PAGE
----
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Disappointing result for tenofovir-gel microbicide shows that young women still lack HIV prevention methods they can use

Among some highly promising results from HIV prevention studies presented at the Conference on Retroviruses and Opportunistic Infections (CROI 2015) in Seattle, USA, today, there was

Published
25 February 2015
By
Gus Cairns
York trials new HIV prevention method

Scientists at the University of York, in conjunction with the York Clinical Research Facility, will start the first phase of trials looking into a new way to prevent HIV transmission.

Published
18 February 2015
From
HIV / AIDS News From Medical News Today
VOICE trial: Microbicide gel may have stopped two out of three HIV infections – in the women who used it

The final published paper on the VOICE trial in women in three African countries mainly reinforces what conference presentations have already shown: this ambitious trial failed to

Published
09 February 2015
By
Gus Cairns
Failed Trial in Africa Raises Questions About How to Test HIV Drugs

The failure of the VOICE trial of H.I.V.-prevention methods in Africa — and the elaborate deceptions employed by the women in it — have opened an ethical debate about how to run such studies in poor countries and have already changed the design of some that are now underway.

Published
05 February 2015
From
New York Times
Uganda: High Hopes Ahead of Microbicide Trial Results

HIV/Aids researchers are anticipating positive results from a large-scale trial assessing the efficacy of a vaginal microbicide gel in preventing HIV infection in women.

Published
21 January 2015
From
AllAfrica.com
Cell-associated HIV mucosal transmission: The neglected pathway

Dr. Deborah Anderson from Boston University School of Medicine and her colleagues are challenging dogma about the transmission of HIV. Most research has focused on infection by free viral particles, while this group proposes that HIV is also transmitted by infected cells. While inside cells, HIV is protected from antibodies and other antiviral factors. Anderson chides fellow researchers for not using cell-associated HIV in their transmission models: "The failure of several recent vaccine and microbicide clinical trials to prevent HIV transmission may be due in part to this oversight." . The Journal of Infectious Diseases (JID) has devoted their December supplement to this important and understudied topic.

Published
23 December 2014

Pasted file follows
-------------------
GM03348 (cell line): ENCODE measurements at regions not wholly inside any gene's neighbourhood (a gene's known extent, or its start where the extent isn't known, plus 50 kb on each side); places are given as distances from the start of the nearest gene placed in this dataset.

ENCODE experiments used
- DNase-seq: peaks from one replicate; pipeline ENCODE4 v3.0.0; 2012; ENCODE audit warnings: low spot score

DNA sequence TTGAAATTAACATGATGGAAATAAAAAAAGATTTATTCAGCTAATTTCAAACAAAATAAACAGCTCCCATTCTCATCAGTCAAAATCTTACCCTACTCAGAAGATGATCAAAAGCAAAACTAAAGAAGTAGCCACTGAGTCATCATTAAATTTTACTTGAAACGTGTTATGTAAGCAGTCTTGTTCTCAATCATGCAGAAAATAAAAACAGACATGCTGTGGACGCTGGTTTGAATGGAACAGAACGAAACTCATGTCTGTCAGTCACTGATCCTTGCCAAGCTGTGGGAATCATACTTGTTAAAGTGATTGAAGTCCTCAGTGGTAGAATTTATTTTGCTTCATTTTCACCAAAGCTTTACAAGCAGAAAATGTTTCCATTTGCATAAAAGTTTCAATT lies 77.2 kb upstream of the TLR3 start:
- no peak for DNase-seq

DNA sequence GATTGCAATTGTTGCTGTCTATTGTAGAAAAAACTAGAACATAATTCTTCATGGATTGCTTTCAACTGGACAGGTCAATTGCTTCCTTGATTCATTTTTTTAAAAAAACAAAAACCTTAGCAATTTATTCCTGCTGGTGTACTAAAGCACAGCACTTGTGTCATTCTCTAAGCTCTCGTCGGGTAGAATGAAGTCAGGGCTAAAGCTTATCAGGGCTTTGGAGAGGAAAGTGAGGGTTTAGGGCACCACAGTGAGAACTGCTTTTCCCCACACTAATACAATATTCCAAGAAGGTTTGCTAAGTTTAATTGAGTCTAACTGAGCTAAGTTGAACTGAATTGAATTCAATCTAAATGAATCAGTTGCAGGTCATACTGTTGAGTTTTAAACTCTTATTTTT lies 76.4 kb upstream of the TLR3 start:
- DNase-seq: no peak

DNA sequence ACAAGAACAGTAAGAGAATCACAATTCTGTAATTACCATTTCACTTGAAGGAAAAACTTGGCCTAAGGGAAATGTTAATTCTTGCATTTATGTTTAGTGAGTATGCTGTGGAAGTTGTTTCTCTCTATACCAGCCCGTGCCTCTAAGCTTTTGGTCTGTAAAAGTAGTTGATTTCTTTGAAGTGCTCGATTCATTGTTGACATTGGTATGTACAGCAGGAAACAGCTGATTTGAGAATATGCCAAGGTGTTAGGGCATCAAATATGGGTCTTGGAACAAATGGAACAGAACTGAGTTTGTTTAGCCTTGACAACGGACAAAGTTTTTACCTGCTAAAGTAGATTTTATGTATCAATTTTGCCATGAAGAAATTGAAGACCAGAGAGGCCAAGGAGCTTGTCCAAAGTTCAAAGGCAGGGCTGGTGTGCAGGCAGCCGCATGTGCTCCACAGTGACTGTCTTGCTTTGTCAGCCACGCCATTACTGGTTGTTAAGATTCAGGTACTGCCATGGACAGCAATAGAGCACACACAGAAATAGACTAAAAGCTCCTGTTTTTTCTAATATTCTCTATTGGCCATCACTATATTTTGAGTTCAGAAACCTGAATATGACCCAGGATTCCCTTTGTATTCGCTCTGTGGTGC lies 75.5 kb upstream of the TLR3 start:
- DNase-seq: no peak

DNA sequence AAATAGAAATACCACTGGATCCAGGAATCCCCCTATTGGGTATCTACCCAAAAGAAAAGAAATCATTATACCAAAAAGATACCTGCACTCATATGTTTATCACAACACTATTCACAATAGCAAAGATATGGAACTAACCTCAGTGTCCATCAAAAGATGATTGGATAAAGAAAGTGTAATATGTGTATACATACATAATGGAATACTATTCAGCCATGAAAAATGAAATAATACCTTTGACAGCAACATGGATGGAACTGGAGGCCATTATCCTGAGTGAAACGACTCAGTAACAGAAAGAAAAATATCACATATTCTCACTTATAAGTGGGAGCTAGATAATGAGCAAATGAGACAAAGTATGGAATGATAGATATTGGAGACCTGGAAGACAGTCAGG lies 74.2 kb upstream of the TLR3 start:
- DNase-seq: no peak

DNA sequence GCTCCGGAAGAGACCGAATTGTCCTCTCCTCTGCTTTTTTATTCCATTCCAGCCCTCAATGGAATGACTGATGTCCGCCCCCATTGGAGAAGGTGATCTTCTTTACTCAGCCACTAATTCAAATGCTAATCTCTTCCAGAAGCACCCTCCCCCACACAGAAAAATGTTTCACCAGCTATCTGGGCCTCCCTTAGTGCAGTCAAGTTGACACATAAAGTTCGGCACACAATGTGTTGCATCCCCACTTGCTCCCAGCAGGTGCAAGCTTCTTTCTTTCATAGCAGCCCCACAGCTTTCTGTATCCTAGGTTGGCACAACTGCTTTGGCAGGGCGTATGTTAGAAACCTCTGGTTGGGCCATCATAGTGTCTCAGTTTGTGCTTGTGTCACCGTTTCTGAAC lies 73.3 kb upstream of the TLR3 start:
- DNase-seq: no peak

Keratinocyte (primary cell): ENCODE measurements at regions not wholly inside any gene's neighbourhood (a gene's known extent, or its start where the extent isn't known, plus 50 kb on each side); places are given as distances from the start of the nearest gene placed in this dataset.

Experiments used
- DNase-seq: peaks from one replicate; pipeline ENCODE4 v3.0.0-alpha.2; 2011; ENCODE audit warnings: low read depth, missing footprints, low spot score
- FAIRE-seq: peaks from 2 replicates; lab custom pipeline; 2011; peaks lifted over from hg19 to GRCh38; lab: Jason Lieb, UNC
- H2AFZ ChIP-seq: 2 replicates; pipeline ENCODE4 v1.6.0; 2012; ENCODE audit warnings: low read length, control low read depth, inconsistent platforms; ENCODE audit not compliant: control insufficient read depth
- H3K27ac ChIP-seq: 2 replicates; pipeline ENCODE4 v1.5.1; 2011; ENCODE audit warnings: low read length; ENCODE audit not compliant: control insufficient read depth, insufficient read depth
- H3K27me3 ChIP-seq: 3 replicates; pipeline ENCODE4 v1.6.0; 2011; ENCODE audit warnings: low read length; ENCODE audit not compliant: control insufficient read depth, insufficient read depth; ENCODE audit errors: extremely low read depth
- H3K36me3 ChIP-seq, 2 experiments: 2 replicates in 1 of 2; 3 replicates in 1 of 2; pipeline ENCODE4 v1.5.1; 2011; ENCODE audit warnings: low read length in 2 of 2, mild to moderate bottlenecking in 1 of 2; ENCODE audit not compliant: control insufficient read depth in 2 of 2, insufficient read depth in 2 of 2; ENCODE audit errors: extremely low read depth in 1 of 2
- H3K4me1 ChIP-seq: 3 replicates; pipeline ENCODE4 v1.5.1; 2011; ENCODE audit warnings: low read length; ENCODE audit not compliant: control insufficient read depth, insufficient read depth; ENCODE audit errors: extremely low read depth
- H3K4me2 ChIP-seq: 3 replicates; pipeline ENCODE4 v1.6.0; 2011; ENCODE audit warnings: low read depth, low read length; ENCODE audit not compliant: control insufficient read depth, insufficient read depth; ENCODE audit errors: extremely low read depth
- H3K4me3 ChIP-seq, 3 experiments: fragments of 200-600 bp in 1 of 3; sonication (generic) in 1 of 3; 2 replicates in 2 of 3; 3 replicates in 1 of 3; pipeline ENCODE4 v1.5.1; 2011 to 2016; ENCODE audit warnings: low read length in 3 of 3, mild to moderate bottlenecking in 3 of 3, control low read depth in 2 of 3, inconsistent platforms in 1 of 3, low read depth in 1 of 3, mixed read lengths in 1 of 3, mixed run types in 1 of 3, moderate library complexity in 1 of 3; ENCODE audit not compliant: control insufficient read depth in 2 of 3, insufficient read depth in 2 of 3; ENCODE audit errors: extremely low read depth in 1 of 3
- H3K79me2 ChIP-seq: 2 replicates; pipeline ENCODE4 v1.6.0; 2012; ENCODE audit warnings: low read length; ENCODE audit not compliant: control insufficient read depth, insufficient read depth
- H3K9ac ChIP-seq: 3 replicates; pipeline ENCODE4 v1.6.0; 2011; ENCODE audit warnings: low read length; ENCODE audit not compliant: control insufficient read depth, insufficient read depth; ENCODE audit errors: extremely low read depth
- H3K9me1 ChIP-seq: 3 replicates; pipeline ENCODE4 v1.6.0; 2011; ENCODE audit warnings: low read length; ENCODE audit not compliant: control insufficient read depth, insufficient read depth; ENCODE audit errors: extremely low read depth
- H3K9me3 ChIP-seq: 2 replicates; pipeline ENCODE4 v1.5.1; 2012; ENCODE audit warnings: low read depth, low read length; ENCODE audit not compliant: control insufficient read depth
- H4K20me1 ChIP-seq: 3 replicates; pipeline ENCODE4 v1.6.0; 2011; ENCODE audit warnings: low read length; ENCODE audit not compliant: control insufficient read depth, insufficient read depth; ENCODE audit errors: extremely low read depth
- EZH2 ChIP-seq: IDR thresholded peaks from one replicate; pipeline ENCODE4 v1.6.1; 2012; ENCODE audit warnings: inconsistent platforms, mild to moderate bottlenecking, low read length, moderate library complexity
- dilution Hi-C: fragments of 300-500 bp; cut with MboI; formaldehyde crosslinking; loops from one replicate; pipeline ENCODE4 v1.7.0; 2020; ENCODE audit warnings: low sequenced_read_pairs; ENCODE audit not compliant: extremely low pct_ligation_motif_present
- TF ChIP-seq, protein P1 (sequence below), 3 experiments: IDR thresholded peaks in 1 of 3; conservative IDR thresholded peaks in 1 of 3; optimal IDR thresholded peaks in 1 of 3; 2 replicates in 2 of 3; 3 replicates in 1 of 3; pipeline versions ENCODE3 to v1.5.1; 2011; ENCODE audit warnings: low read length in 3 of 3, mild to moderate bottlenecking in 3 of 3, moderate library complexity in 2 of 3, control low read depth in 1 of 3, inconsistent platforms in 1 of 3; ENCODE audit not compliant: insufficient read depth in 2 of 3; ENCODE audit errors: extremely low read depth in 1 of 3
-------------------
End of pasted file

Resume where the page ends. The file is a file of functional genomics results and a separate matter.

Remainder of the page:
From
Medical News Today
Strategies to improve male partner involvement in microbicide research needed

Vaginal microbicides were partially developed in response to power differentials within sexual relationships and gender norms that make it difficult for women to negotiate other forms of HIV

Published
17 December 2014
By
Lesley Odendal
Looking to a New Era for Women's HIV Prevention: Zeda Rosenberg

Zeda Rosenberg, Chief Executive Offiver of the International Partnership for Microbicides, says: "While there is much progress to celebrate in HIV treatment and prevention, protecting women remains a major challenge. AIDS is the number-one killer of women ages 15 to 44 worldwide. Women are biologically more vulnerable to infection and face deep-rooted gender inequities that increase their risk. In sub-Saharan Africa, where the epidemic has taken the greatest toll, young women are at least twice as likely to contract HIV as young men."

Published
26 November 2014
From
Huffington Post
As strategies to prevent HIV and unintended pregnancies evolve, concepts of “multi-purpose technologies” raise a familiar question . . .

What do women want? While two trials test vaginal rings to fight HIV, market research highlights respondents’ interests in different options.

Published
14 November 2014
From
Science Speaks
Semen directly impairs effectiveness of microbicides that target HIV

Most microbicides work by targeting the virus itself, attempting to break it down or blocking its ability to infect a cell. However, the heightened infectiousness of HIV in the presence of semen appears to over-power any anti-viral effects the microbicides possess. The one exception to this finding is a different type of microbicide that acts on the host cells' receptors, stopping the virus from latching on from within. In the current study, this microbicide, [containing the drug called] called Maraviroc, was equally effective in preventing infection both with and without the presence of semen.

Published
13 November 2014
From
MedicalXpress
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